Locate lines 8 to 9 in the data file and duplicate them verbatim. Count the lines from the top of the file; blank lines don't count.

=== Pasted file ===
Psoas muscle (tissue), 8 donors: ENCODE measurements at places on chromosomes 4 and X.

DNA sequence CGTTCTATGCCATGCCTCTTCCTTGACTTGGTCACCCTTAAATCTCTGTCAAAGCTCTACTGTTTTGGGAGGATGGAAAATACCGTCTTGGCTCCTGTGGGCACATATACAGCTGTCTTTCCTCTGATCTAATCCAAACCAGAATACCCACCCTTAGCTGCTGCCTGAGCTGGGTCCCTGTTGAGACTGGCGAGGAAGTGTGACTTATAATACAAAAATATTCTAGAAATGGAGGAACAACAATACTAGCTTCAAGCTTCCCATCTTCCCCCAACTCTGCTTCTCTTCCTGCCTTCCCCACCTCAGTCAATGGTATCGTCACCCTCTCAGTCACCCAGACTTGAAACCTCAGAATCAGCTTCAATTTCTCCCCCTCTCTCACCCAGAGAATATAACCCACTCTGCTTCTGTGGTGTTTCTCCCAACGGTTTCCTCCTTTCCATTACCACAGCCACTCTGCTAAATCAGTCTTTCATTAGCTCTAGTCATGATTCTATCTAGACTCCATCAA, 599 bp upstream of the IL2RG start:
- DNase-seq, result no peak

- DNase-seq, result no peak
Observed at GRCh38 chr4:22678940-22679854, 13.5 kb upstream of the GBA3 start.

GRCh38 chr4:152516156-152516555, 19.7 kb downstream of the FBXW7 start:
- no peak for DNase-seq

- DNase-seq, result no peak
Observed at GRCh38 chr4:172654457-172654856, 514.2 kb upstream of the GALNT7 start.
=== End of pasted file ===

- DNase-seq, result no peak
Observed at GRCh38 chr4:172654457-172654856, 514.2 kb upstream of the GALNT7 start.